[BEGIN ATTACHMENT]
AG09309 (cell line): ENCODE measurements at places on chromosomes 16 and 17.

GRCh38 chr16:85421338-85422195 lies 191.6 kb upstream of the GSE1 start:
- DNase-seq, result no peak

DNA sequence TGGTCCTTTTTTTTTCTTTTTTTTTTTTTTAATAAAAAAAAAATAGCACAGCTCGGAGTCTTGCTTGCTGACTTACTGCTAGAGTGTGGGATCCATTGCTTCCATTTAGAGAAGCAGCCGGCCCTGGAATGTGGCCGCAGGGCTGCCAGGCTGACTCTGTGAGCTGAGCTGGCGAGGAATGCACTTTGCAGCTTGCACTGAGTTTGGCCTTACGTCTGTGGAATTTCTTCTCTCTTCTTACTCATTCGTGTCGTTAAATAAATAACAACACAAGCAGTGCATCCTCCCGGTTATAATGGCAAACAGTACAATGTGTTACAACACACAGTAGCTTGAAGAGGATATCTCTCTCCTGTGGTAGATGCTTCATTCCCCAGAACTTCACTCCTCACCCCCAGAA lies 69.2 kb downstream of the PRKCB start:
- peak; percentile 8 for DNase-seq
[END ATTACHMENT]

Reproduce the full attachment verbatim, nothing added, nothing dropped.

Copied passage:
AG09309 (cell line): ENCODE measurements at places on chromosomes 16 and 17.

GRCh38 chr16:85421338-85422195 lies 191.6 kb upstream of the GSE1 start:
- DNase-seq, result no peak

DNA sequence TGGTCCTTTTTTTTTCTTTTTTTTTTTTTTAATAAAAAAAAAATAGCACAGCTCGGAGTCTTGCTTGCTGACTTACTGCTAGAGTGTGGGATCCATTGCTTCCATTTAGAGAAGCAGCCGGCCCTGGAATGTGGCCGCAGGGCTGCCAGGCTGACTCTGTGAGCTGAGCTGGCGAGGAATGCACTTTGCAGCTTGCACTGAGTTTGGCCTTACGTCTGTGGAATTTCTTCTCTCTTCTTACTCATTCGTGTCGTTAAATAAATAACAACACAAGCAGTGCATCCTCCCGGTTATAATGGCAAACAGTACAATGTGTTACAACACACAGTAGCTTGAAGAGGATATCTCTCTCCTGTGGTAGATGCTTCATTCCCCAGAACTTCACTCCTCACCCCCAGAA lies 69.2 kb downstream of the PRKCB start:
- peak; percentile 8 for DNase-seq